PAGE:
Pot legalization logical from all angles

In descending order according to potential for harm and dependence, here is a British study’s list of the recreational drugs that are more detrimental than marijuana: heroin, cocaine, barbiturates, methadone (commonly used in clinics as a heroin treatment), tobacco, alcohol, amphetamine and ketamine.

Six of those drugs are commonly used in a clinical setting. Amphetamine — in the form of Adderall and Vyvanse — is prescribed to millions of students and frequently sold on our campus’s black market as both nose candy and educational cure-all.

Alcohol and tobacco are legal, frequently advertised and have billions of dollars in sales each year. If I were to speculate, I’d say that we, the patrons of Champaign and Urbana’s fine bars and liquor stores, could probably keep MillerCoors and Philip Morris afloat by ourselves — just check out the beer garden at Red Lion on Thursday nights.

Marijuana, though, is illegal in all but two states recreationally, and only eighteen (plus our ugly stepsister, Washington, D.C.) have made its medical use licit. Yet a 2006 study funded by the Department of Education found that over 30 percent of college students risked arrest under federal, state and local laws by using marijuana at some time during the previous year.

Yes, folks. This is another weed talk.

To paraphrase Christine O’Donnell, I’m not a pothead. I’m not going to give a long, drawn-out talk about the psychological benefits of smoking, nor will I give insider tips about how to roll a quality blunt or pack a bowl. I just see something incredibly unfair about a justice system that, according to the National Organization for the Reform of Marijuana Laws, prosecuted over 850,000 Americans for marijuana-related violations in 2009 alone.

Hundreds, even thousands, of these people are our brothers and sisters, our friends and classmates, our Greek brethren and fellow club members. For the most part, their only crime was using or carrying a substance much less harmful than a fifth of Burnett’s or a Camel Blue. Yet they faced — and continue to face — heavy fines, probation and even jail time for doing so.

I know that this is a perennially popular topic amongst college students, especially since so many of us enjoy partaking in a puff every once in a blue moon (or daily — you know who you are). Now, though, it’s particularly pressing: The Illinois state representative sponsoring HB1 (the full title’s a mouthful), Lou Lang of Skokie, said on Monday that the House is just a vote or two away from sending a bill that would legalize medical marijuana in the Land of Lincoln to the state Senate.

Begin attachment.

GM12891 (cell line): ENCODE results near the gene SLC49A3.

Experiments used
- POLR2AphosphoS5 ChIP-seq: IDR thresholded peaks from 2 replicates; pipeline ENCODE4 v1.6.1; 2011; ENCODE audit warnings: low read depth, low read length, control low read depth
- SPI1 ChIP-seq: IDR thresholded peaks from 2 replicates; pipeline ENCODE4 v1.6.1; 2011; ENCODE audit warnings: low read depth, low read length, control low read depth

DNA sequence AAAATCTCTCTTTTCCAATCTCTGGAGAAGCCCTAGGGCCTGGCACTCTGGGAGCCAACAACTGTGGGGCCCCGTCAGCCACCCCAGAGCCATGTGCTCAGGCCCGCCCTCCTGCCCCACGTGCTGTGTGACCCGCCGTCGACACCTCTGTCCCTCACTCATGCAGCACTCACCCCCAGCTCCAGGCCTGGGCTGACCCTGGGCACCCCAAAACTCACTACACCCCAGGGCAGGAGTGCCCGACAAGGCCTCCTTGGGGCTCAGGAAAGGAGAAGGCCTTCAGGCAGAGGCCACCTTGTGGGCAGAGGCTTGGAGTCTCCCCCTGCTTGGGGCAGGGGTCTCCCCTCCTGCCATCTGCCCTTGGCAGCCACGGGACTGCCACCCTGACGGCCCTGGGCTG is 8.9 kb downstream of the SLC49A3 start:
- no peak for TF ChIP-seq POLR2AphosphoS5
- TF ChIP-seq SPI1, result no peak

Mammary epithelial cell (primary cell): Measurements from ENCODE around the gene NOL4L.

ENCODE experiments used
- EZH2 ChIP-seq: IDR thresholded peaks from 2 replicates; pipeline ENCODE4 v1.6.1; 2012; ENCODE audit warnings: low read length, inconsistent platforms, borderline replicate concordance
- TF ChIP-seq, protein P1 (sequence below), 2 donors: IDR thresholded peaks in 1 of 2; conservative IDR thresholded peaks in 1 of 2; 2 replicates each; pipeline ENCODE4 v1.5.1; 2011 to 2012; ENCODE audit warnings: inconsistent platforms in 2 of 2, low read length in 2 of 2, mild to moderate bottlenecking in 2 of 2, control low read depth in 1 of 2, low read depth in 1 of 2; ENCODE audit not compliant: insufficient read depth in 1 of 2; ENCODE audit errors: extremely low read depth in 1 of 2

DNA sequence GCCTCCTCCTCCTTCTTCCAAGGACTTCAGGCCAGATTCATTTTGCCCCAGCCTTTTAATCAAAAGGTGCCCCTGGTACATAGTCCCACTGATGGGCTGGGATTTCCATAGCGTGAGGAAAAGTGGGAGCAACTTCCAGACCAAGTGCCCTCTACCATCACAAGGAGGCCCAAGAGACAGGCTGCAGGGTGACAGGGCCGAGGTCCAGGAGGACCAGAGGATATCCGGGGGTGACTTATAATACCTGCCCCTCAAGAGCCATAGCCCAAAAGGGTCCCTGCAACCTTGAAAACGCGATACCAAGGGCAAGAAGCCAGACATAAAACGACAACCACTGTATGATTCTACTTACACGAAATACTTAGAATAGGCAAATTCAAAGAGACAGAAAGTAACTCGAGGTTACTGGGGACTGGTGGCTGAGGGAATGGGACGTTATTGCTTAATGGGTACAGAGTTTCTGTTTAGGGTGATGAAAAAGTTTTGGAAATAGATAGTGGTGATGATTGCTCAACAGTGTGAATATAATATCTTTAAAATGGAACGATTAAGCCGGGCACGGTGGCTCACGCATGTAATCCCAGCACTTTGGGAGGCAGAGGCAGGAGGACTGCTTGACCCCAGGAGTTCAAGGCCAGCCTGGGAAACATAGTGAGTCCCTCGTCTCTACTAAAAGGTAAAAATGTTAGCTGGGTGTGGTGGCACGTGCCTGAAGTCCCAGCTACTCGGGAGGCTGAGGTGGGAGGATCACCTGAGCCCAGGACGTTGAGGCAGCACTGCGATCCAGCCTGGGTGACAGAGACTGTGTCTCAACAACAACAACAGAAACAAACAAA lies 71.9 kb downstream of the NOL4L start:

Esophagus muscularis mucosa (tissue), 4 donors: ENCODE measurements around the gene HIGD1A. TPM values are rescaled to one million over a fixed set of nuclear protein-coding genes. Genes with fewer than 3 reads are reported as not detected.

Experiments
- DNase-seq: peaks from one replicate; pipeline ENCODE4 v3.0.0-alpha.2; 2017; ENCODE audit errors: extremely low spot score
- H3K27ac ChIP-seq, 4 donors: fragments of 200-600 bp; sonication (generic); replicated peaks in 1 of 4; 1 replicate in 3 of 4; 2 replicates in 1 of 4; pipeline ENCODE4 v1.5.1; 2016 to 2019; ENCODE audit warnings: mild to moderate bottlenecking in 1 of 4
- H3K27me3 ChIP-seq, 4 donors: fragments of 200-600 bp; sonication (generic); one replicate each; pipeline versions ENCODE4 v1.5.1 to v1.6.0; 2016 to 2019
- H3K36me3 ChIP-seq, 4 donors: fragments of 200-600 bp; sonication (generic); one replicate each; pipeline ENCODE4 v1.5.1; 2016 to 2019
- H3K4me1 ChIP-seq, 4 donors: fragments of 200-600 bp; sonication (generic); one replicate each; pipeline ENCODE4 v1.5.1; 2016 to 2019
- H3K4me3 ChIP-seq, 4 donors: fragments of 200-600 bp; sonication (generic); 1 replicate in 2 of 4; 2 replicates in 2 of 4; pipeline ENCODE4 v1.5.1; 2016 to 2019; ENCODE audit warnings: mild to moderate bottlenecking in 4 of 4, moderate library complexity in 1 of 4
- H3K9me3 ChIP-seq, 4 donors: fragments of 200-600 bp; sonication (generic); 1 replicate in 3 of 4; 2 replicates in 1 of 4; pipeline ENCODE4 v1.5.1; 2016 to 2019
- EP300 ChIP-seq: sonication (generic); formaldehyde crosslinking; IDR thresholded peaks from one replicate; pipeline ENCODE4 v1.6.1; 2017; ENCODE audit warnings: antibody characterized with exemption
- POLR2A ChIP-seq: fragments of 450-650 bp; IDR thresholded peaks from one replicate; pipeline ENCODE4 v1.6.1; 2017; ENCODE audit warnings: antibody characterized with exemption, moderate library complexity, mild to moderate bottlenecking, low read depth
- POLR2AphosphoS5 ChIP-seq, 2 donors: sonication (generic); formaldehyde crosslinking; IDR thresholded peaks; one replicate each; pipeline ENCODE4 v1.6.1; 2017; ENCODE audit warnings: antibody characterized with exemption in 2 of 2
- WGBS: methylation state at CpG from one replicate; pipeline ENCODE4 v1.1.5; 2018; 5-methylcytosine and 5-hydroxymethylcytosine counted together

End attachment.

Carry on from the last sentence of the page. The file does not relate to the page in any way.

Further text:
As with other state-level medical marijuana programs, it would give those suffering from “debilitating medical conditions” a card allowing them to purchase up to 2.5 ounces of cannabis every few weeks. We’re finally moving towards a 21st century drug policy.

But, to be quite honest, it’s not nearly enough. There is substantial evidence — in fact, there’s an overwhelming amount — to back up marijuana’s previously hypothetical status as a highly useful therapeutic substance, which is why there are soon to be 20 states with medical cannabis programs. Now compare that to the two states, Washington and Colorado, where it is taxed and regulated like booze and smokes. See the problem?

Most of the scientific and psychopharmacological evidence points to marijuana being at least somewhat good for us. Many economic indicator shows that it would bring states and the federal government desperately needed tax revenue. Yet our nation’s law enforcement officers still arrest people for smoking pot. And because the Drug Enforcement Agency still considers marijuana a Schedule I drug under the Controlled Substances Act — meaning that it has no accepted medical use and has a high potential for abuse — growers and dispensaries in states where medical marijuana is legal are still prosecuted for violating federal law.

I say we end all this nonsense. Let’s get marijuana off of the Schedule I classification and allow states to legalize, tax and regulate it.

Obviously, this doesn’t mean that any old Joe Schmo high schooler can walk down to his corner store and grab a pack of Marlboro Greens; he’d have to be 21, just as he would need to be to purchase alcohol. The FDA would regulate its production similar to the manner in which it regulates the growing and manufacturing of tobacco products, and substantial taxes would be implemented on marijuana sales.

But here’s the best part: Legalization would mean less expensive and safer marijuana because we’d take away the dealers and gangs that serve as middlemen and monitor means of production. The resulting 850,000 fewer arrests a year would save billions of dollars in law enforcement and legal expenditures, and would substantially decrease drug-related violence — like the acts committed by the Mexican drug cartels that control much of the illicit marijuana trade.

As the legendary reggae artist Peter Tosh famously sang, “Legalize it.” It makes far too much sense not to.

Adam is a freshman in LAS. He can be reached at [email protected]